The Norman Conquest and its impact

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  • The Norman Conquest and its impact
    • 1066 was a year of turmoil
      • Edward the Confessor died without an heir and supposedly promised the throne to two people - Harold Godwinson and William of Normandy
      • Harold was crowned by the Witan as they wanted a strong leader to defend the country
      • William claimed that Edward had promised him the throne in 1051, and that Harold had agreed to uphold that in 1064. So when Harold was crowned, William began to plan his invasion
      • Another claimant, Harold Hardrada, attacked the north of England, and Harold Godwinson went north and defeated him at the Battle of Stamford Bridge
      • William landed in the south unopposed. Harold came back south and was defeated at the Battle of Hastings
      • William was crowned on 25th December 1066 after defeating another claimant, Edgar Atheling
    • The Norman Conquest brought a lot of change
      • Although there were some fortified houses and enclosures in Anglo-Saxon England, castles did not exist before the Conquest
      • Feudalism - William distributed land to his followers, who then divided the land to reward their followers
      • Between 4000 and 5000 Anglo-Saxon thegns lost their land
      • A lot of Anglo-Saxon sheriffs, officials, bishops and abbots were replaced by Normans
      • The Normans enacted a huge church reconstruction project so the architecture resembled that of Normandy
      • William compiled the Domesday Book so that he could organise more efficient systems of taxation
    • Norman consolidation of power was swift
      • There were many rebellions against Norman rule between 1067 and 1075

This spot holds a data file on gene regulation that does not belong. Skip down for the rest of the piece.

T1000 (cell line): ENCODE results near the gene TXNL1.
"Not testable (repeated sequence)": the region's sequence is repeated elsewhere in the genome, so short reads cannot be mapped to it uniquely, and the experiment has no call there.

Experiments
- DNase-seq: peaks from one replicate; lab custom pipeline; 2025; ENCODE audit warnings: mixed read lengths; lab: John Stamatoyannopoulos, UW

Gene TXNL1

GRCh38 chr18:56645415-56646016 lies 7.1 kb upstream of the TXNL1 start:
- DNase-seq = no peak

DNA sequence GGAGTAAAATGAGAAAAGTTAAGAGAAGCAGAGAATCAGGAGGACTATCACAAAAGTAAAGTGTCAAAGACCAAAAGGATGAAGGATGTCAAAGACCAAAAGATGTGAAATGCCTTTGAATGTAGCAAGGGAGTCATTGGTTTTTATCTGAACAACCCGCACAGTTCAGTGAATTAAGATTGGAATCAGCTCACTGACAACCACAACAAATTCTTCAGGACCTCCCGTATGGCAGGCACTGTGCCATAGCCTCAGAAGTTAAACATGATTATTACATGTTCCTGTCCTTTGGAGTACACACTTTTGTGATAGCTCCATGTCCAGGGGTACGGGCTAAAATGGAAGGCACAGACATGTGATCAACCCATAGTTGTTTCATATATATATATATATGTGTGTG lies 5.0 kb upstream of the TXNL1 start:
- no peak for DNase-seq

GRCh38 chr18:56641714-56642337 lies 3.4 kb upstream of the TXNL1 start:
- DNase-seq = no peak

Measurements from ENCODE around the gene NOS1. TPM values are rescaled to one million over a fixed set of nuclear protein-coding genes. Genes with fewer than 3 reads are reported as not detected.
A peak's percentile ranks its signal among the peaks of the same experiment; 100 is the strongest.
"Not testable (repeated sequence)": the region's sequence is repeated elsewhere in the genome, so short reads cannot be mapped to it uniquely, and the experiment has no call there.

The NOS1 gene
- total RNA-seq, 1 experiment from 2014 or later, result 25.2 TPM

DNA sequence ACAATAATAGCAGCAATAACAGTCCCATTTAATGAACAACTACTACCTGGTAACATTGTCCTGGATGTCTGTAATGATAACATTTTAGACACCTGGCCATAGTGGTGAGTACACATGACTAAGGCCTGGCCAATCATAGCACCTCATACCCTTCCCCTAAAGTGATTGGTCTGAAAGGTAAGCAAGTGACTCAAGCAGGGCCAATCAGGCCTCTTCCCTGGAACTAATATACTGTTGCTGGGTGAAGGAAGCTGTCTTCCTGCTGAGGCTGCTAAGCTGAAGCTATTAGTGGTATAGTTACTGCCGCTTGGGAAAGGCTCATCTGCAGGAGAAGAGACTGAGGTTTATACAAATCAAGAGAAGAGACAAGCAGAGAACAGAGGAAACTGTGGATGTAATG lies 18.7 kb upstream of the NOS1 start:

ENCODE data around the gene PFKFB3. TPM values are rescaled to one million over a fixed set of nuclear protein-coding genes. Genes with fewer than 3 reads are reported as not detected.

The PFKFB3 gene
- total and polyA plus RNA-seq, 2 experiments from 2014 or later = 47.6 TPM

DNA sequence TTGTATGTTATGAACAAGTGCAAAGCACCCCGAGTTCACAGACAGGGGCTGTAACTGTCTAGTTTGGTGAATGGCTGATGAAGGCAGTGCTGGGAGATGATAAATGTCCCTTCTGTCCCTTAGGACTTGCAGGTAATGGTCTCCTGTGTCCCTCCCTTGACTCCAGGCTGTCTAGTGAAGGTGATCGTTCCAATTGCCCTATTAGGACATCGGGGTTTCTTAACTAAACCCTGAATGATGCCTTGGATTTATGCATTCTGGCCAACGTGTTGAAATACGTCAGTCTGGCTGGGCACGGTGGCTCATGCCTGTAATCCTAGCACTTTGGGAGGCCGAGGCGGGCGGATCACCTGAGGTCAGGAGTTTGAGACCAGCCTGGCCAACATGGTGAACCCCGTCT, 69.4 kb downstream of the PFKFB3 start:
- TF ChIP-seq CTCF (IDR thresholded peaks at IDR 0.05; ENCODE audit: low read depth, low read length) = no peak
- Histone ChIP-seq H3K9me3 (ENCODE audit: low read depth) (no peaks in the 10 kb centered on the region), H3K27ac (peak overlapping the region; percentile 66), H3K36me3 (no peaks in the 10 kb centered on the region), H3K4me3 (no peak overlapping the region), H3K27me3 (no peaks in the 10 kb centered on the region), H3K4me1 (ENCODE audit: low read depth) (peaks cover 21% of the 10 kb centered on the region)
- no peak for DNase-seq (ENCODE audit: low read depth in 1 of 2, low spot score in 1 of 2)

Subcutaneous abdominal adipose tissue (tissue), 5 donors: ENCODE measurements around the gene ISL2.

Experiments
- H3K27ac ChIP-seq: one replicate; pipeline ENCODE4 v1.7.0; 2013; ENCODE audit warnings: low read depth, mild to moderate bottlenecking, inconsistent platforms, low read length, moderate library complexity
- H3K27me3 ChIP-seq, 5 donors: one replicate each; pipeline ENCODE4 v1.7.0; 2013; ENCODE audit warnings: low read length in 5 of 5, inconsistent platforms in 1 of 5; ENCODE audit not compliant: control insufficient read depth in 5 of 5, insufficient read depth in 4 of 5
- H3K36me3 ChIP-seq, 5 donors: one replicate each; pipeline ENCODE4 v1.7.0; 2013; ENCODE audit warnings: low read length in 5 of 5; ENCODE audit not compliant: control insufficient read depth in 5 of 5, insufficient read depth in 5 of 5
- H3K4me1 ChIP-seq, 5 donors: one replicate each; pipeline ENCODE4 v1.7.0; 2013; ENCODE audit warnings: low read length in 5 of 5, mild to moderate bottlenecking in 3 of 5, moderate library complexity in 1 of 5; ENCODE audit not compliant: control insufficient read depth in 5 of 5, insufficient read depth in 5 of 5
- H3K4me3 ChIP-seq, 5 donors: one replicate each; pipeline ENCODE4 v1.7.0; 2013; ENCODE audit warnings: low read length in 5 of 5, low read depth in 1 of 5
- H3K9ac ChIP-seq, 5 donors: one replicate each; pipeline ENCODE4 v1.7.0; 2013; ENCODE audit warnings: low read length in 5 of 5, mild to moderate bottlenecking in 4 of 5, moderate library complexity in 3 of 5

• Most of the rebellions were easy to subdue as they lacked co-ordination and strong leadership
      • William's treatment of rebels became harsher over time - at first he accepted surrender with harsh repercussions, then later he devastated parts of the country and killed rebels (Harrying of the North, 1069)
      • The Normans built castles to show that they were a permanent presence. Later, castles were painted white so they were visible for miles
      • Castles were garrisoned (stationed with troops) and used to control the surrounding area
      • William rewarded loyalty with land taken from English thegns
    • Things that did not change (continuity)
      • The church was still important to the king. After 1075 while William was fighting in France, England was supervised by barons and a group of churchmen
      • William utilized efficient systems of Anglo-Saxon administration(tax collection, writs, the gathering of armies)
      • The number of serfs (people owned by their lord) rose after the Conquest, but there had been many slaves in Anglo-Saxon England


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